COVID-19: Supplemental Funding for Emergency Medical Services Developed by the Healthcare Resilience Task Force Emergency Medical Services (EMS) Prehospital Team. Download PDF 1. Purpose: This paper outlines two supplemental funding options for Emergency Medical Services (EMS) agencies affected by the COVID-19 pandemic. 2. Scope: This information applies to private non-profit organizations as well as for-profit EMS agencies. This guidance does not apply to government-owned and operated EMS agencies. 3. Overview of Existing Supplemental Funding Opportunities: a. Stafford Act Emergency and/or Major Disaster Declaration (Stafford Act): Emergency protective measures to save lives and protect public health (including emergency medical care and transport) are eligible for reimbursement under the Federal Emergency Management Agency’s (FEMA) Public Assistance program. State, territorial, tribal, and local government entities and certain private non-profit organizations are eligible to apply for Public Assistance. FEMA assistance will be provided at a 75 percent federal cost-share and may not duplicate assistance provided by the U.S. Department of Health and Human Services or other federal agencies. b. Coronavirus Aid, Relief, and Economic Security Act (CARES Act): The Paycheck Protection Program is a loan program administered by the U.S. Small Business Administration (SBA) to incentivize small businesses to keep workers on the payroll....

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CISA Releases Version 3.0 of the Essential Critical Infrastructure Workers List

Private Sector Update Created and distributed by the U.S. Department of Homeland Security Private Sector Office private.sector@dhs.gov April 17, 2020 The Cybersecurity and Infrastructure Security Agency (CISA) has released Version 3.0 of the Essential Critical Infrastructure Workers list. Version 3.0 provides clarity around a range of positions needed to support the critical infrastructure functions laid out in the original guidance and Version 2.0. This iteration includes a reorganization of the section around Healthcare and Public Health and more detail to clarify essential workers; emphasis for Emergency Medical Services workers; and adds lawyers and legal aid workers. Also included is language focused on sustained access and freedom of movement; a reference to the CDC guidance on safety for critical infrastructure workers; and a statement saying sick employees should avoid the workplace and the workforce. In worker categories, all references to “employees” or “contractors” have been changed to “workers.” Other additions include a reference to the USCG Marine Safety Information Bulletin on essential maritime workers; clarified language including vehicle manufacture; and many other small changes to clarify language. CISA issued initial guidance on Essential Critical Infrastructure Workers on March 19, which was developed to help state, local, tribal, and territorial authorities as...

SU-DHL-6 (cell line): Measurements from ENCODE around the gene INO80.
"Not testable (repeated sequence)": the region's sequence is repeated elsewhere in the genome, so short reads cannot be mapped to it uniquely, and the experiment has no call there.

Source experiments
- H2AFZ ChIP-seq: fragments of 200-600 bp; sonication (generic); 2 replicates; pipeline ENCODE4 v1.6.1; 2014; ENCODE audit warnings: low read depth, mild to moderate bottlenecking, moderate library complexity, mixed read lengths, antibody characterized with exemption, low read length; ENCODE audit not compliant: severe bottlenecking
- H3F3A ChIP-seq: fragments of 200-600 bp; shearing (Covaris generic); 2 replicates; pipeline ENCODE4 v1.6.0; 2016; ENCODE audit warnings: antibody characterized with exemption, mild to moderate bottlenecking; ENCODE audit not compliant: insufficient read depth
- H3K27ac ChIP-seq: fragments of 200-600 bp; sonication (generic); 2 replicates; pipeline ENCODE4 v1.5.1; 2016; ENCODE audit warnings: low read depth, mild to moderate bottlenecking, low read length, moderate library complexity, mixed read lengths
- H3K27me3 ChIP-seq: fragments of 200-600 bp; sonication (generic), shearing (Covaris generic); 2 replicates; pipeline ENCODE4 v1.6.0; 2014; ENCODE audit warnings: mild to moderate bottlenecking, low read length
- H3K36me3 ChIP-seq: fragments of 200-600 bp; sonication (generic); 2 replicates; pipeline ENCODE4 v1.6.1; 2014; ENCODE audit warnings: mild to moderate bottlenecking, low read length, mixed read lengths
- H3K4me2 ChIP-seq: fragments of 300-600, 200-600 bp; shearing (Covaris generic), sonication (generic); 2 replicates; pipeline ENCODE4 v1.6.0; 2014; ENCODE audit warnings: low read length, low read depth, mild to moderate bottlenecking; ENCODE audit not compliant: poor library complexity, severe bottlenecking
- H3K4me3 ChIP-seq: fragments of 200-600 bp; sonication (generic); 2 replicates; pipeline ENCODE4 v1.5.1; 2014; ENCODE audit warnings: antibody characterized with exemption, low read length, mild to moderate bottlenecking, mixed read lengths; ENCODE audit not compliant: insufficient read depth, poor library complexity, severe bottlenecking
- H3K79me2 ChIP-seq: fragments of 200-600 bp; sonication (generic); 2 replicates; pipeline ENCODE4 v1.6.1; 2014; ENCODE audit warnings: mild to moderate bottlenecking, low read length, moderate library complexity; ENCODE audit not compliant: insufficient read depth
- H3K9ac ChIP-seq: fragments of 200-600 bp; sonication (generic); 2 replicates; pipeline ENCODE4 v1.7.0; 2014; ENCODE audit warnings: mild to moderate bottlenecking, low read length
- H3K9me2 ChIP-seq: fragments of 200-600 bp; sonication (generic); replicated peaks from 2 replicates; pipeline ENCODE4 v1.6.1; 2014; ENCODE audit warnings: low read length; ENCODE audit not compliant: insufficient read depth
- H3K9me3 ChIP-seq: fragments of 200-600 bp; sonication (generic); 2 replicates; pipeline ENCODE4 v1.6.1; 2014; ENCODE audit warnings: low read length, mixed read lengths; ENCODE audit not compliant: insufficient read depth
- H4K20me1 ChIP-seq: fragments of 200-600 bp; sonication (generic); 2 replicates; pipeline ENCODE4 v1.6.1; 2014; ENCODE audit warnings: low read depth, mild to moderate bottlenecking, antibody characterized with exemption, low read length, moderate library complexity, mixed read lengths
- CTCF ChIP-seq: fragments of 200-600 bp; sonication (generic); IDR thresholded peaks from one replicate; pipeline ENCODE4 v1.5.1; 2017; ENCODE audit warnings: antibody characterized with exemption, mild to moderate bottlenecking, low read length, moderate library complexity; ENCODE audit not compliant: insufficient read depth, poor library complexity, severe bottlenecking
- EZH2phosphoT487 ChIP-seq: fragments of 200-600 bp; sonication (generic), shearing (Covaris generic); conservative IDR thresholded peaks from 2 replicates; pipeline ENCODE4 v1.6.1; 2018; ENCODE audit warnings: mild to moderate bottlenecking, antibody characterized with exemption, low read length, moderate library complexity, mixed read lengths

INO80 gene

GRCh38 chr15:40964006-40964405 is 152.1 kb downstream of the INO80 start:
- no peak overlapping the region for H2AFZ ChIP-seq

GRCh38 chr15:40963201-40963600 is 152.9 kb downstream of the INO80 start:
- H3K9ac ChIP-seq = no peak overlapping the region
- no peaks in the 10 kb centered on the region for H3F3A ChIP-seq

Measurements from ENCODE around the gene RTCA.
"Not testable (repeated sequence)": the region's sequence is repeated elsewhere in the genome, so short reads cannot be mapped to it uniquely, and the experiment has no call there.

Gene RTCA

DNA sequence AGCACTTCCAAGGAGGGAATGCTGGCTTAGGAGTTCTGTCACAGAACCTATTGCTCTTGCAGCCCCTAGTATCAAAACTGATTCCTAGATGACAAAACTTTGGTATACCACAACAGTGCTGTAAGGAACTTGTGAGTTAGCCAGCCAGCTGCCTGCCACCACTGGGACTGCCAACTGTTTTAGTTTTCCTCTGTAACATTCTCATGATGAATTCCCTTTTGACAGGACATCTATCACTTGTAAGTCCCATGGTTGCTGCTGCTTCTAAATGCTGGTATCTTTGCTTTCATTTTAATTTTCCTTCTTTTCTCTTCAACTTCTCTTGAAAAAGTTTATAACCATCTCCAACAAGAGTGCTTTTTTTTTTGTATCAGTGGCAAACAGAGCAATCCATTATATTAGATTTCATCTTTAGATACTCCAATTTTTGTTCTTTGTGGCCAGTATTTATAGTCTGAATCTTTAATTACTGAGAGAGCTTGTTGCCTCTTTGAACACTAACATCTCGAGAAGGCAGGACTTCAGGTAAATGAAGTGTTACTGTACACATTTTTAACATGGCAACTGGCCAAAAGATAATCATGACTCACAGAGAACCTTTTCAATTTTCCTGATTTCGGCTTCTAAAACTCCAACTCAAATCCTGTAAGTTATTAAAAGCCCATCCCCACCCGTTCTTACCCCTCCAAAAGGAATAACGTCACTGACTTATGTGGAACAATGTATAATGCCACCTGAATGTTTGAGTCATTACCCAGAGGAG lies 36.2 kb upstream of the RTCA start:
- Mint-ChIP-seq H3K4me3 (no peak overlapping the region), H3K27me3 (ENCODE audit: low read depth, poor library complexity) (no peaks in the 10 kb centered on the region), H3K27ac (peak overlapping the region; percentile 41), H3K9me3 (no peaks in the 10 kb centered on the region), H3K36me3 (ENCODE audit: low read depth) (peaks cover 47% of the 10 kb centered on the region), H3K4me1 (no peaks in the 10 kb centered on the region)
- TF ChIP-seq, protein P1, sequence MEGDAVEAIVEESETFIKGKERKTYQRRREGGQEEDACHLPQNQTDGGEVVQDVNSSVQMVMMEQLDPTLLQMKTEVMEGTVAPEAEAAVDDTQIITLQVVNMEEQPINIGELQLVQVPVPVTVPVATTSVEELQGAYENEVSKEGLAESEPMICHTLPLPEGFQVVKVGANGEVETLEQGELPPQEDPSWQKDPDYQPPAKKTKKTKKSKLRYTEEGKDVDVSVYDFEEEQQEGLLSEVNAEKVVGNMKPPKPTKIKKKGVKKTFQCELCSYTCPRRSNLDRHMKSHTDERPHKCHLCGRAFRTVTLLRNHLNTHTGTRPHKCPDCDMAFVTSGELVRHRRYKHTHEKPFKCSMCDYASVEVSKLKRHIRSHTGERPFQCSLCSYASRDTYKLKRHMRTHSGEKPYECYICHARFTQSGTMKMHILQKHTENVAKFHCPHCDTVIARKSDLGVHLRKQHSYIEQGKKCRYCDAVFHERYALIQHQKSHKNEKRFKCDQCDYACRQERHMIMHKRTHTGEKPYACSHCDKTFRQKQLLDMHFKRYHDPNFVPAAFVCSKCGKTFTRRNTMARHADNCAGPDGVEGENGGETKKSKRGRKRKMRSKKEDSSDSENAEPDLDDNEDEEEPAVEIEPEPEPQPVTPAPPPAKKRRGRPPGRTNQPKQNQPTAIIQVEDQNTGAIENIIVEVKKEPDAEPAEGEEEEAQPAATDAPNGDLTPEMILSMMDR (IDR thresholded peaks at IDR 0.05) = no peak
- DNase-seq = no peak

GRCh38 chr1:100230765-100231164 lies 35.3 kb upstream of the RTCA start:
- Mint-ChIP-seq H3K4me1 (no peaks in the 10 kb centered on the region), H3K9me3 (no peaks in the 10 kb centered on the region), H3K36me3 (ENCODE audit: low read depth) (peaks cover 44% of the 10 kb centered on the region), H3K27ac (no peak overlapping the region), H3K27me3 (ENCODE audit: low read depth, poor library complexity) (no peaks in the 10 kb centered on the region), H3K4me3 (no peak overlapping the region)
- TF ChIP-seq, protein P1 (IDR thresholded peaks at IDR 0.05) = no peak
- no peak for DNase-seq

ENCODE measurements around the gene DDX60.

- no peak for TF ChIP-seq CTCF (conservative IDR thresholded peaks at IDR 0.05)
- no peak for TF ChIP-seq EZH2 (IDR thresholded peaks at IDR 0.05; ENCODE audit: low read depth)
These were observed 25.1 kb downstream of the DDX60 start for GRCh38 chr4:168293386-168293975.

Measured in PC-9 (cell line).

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911 and Emergency Medical Services (EMS) Algorithms

911 and Emergency Medical Services (EMS) Algorithms Developed by the Healthcare Resilience Task Force Emergency Medical Services (EMS) Prehospital Team. Download PDF Attached, please find the latest document released by the Health Systems Resiliency Task Force.  Please use the communication mechanisms at your disposal to share this information with your members, constituents and clients.  All Task Force documents will also be posted on EMS.gov and/or 911.gov (as appropriate).  The NHTSA created these two portals for COVID Resources and will continue to update them three times a week, with new links and documents containing information on a variety of COVID-related topics.  You will find COVID resources here on EMS.gov, and here on 911.gov....